ACLU says migrant detention center should be closed

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WASHINGTON – The American Civil Liberties Union (ACLU) is calling on the Biden administration to close one of its private immigration detention centers after a Brazilian asylum seeker killed himself while being held at the US facility center in New Mexico.

The Torrance County Detention Center in Estancia, New Mexico, houses about 160 people and has been under surveillance for months. In an unusual move earlier this year, the Department of Homeland Security’s inspector general issued an alert urging the Biden administration to relocate detainees immediately.

Now the ACLU is issuing a new appeal after receiving government documents that the support claims conditions there are “appalling”. The notes, made available to the New York Times, describe structural problems with the building and complaints from inmates that they are unable to communicate with their lawyers and that the drinking water is making them ill.

The situation in Torrance revives a long-standing debate about the detention of immigrants, many of whom are asylum seekers, and the government’s reliance on the private prison industry to house tens of thousands of them at one time.

Lawyers familiar with Kesley Vial’s case say the 23-year-old Brazilian asylum seeker killed himself in Torrance in August after months of detention, where he struggled to get basic information from officials about his case. It was the third death of a detainee in Immigration and Customs Enforcement (ICE) custody in the past year. His death is still being evaluated by the agency.

“We’ve told ICE and CoreCivic multiple times that Torrance is a terrible place, that something bad could happen,” said Casey Mangan, an attorney for an immigration protection organization that regularly works with inmates in Torrance. “Unfortunately that happened.”

ICE officials disputed the ACLU’s characterization of conditions at Torrance, saying the detention center met standards required by the federal government, standards that pro-immigration advocates say are too low.

“If these standards and requirements are not met, ICE will terminate the Facility Use Agreement,” said Jason Houser, the agency’s chief of staff. Torrance is operated by for-profit prison company CoreCivic, which also said the facility meets federal standards.

Immigrant detention is only part of a larger discussion about who can enter the United States to seek refuge and work. The actions of Republican governors — Greg Abbott of Texas, Doug Ducey of Arizona and Ron DeSantis of Florida — to transport migrants across the country by bus or plane, a political ploy to earn points for immigration in the midterm elections, have even more attracted attention to the problem.

Complaints about prison conditions have persisted for years, leading to increasing levels of surveillance. But ICE consistently reports that nearly all of its detention facilities meet national standards.

President Joe Biden promised to end long-term immigration detention. Since taking office, he has stopped providing shelter or reduced the number of immigrants at six facilities that have been a concern for human rights defenders and government investigators for years. The government also halted the incarceration of immigrant families, and Biden called for 9,000 fewer immigrant prison beds in his latest budget request.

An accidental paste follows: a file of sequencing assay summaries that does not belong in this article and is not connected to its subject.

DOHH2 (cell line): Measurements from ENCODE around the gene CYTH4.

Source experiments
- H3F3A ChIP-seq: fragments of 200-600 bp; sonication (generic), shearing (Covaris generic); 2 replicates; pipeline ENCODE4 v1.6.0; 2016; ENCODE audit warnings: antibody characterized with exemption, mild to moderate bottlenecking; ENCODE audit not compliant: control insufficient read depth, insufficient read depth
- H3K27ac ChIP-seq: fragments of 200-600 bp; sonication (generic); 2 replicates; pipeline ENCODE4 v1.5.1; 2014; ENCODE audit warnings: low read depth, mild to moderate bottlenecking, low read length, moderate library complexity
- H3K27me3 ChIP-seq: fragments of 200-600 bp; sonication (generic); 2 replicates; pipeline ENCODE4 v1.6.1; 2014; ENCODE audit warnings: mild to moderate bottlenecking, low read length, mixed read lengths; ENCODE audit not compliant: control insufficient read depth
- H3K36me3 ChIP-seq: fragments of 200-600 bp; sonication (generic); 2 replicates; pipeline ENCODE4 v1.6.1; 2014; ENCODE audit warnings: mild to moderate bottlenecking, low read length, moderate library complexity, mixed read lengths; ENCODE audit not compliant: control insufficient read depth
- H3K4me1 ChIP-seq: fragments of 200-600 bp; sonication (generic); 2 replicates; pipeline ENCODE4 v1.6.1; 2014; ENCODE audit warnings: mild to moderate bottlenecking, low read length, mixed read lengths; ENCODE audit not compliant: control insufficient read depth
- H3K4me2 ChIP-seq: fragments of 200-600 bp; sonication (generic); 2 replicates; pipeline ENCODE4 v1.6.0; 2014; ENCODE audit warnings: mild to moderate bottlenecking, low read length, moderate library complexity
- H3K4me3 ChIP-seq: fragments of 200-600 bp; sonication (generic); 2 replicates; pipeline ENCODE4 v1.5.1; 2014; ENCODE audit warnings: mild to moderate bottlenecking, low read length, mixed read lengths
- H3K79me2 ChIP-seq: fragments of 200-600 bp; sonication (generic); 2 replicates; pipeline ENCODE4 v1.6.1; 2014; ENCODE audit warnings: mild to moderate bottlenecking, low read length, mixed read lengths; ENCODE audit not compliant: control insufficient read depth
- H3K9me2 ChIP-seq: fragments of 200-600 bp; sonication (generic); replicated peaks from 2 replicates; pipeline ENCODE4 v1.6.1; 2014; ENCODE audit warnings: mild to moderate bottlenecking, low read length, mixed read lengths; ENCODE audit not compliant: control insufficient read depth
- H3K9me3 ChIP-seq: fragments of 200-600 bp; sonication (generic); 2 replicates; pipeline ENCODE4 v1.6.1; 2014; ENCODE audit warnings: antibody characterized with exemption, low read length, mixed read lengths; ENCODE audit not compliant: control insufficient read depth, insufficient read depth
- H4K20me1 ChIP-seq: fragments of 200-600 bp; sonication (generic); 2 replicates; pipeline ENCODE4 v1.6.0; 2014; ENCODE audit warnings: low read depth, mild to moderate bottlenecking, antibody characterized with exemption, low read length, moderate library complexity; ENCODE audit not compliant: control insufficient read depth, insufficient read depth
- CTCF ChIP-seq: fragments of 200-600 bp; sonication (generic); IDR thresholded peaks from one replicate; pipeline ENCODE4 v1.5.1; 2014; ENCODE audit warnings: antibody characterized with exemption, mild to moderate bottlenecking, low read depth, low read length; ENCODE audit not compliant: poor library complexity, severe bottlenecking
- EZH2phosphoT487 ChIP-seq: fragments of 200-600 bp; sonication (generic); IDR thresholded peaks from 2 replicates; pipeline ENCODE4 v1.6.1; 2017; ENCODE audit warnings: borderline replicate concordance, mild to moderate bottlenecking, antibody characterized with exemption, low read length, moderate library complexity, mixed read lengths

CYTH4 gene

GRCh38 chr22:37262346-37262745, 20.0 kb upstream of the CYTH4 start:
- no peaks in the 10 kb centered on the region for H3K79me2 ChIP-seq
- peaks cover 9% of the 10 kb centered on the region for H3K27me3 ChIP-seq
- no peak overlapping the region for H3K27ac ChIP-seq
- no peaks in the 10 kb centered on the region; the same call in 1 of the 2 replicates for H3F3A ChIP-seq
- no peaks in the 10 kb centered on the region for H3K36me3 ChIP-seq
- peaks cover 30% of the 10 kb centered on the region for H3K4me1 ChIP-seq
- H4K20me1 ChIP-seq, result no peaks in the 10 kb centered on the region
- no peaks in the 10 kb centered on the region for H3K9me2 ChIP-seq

For months, complaints have been mounting about the living conditions of detainees and detainees’ access to legal counsel in Torrance.

Recently, the ACLU’s New Mexico office and another advocacy group, the Innovation Law Lab, obtained documents through a public filing request, including maintenance records and personnel information that attorneys say support previous complaints.

One of the documents registered more than 2,000 maintenance calls between August 2021 and July of this year for situations such as clogged or overflowing toilets, lack of hot water, and other issues related to the physical structure of the building, which has more than 30 years of Antiguaty.

“CoreCivic’s own records demonstrate that these serious health and safety issues have been known for a long time,” said Rebecca Sheff, lead attorney for the ACLU’s New Mexico office.

Attorneys for inmates in Torrance said they find it difficult to schedule meetings with their clients to discuss fundamental issues about their cases. Phone calls are often cut off. And when they spoke to detainees, they heard the same complaints about structural problems with the building and drinking water that they thought made them feel sick. And there have been repeated reports that the center is understaffed.

ICE Chief of Staff Houser visited the facility earlier this month and said he drank the water and did not feel sick. An ICE spokesman said Torrance inmates are getting 130 minutes of free phone calls per week in 10-minute increments, which may explain why calls are being dropped.

ICE oversees 178 facilities across the country, most of which are run by private companies or county jails, where immigrants who entered the country illegally are detained.

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